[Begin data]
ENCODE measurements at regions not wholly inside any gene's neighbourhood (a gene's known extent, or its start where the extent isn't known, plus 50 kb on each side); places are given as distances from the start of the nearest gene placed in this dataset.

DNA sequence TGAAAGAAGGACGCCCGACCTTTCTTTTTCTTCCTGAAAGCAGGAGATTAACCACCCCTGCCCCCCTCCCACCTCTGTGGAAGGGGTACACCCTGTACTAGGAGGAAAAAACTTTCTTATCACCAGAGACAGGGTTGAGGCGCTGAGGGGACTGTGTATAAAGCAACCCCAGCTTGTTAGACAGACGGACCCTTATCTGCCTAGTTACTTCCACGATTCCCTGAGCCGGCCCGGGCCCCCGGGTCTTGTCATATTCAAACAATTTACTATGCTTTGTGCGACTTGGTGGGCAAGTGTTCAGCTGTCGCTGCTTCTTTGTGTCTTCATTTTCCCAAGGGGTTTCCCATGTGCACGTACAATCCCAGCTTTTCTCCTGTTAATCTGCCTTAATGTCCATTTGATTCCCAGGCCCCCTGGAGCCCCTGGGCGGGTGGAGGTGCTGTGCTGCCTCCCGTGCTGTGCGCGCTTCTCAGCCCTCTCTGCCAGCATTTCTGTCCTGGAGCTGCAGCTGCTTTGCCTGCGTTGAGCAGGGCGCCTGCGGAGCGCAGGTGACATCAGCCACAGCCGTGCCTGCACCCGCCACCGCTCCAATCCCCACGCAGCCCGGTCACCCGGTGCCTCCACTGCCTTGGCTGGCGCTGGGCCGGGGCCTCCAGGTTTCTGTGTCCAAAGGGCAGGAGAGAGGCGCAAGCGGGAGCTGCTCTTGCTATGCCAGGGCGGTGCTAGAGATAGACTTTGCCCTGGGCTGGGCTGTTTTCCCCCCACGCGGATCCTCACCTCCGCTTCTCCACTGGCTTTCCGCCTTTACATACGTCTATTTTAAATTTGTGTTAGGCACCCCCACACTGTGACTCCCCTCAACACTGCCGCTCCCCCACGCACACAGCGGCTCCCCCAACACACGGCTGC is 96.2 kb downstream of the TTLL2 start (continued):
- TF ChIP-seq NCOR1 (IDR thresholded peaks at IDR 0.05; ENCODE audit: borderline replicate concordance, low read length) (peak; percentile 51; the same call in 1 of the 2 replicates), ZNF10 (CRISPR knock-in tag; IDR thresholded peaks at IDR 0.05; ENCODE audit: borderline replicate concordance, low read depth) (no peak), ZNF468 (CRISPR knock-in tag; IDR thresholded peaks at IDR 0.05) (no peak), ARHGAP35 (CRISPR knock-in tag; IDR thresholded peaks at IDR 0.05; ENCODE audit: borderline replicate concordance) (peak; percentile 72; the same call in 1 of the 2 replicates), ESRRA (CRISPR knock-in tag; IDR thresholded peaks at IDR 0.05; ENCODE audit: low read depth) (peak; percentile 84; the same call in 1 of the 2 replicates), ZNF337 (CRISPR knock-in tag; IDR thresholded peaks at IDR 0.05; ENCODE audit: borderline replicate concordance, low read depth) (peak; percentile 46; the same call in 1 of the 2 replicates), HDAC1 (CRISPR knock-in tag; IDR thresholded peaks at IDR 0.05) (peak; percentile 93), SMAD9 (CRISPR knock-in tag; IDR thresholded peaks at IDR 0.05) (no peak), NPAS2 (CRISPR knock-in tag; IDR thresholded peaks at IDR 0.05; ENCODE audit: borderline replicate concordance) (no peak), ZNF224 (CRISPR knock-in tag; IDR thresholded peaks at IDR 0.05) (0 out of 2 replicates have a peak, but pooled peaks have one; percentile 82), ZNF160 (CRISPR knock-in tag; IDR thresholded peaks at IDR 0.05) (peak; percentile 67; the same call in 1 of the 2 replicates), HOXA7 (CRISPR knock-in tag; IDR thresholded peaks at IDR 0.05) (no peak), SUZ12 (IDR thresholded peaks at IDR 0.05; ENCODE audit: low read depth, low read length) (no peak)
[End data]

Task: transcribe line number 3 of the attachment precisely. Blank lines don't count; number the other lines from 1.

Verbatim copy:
- TF ChIP-seq NCOR1 (IDR thresholded peaks at IDR 0.05; ENCODE audit: borderline replicate concordance, low read length) (peak; percentile 51; the same call in 1 of the 2 replicates), ZNF10 (CRISPR knock-in tag; IDR thresholded peaks at IDR 0.05; ENCODE audit: borderline replicate concordance, low read depth) (no peak), ZNF468 (CRISPR knock-in tag; IDR thresholded peaks at IDR 0.05) (no peak), ARHGAP35 (CRISPR knock-in tag; IDR thresholded peaks at IDR 0.05; ENCODE audit: borderline replicate concordance) (peak; percentile 72; the same call in 1 of the 2 replicates), ESRRA (CRISPR knock-in tag; IDR thresholded peaks at IDR 0.05; ENCODE audit: low read depth) (peak; percentile 84; the same call in 1 of the 2 replicates), ZNF337 (CRISPR knock-in tag; IDR thresholded peaks at IDR 0.05; ENCODE audit: borderline replicate concordance, low read depth) (peak; percentile 46; the same call in 1 of the 2 replicates), HDAC1 (CRISPR knock-in tag; IDR thresholded peaks at IDR 0.05) (peak; percentile 93), SMAD9 (CRISPR knock-in tag; IDR thresholded peaks at IDR 0.05) (no peak), NPAS2 (CRISPR knock-in tag; IDR thresholded peaks at IDR 0.05; ENCODE audit: borderline replicate concordance) (no peak), ZNF224 (CRISPR knock-in tag; IDR thresholded peaks at IDR 0.05) (0 out of 2 replicates have a peak, but pooled peaks have one; percentile 82), ZNF160 (CRISPR knock-in tag; IDR thresholded peaks at IDR 0.05) (peak; percentile 67; the same call in 1 of the 2 replicates), HOXA7 (CRISPR knock-in tag; IDR thresholded peaks at IDR 0.05) (no peak), SUZ12 (IDR thresholded peaks at IDR 0.05; ENCODE audit: low read depth, low read length) (no peak)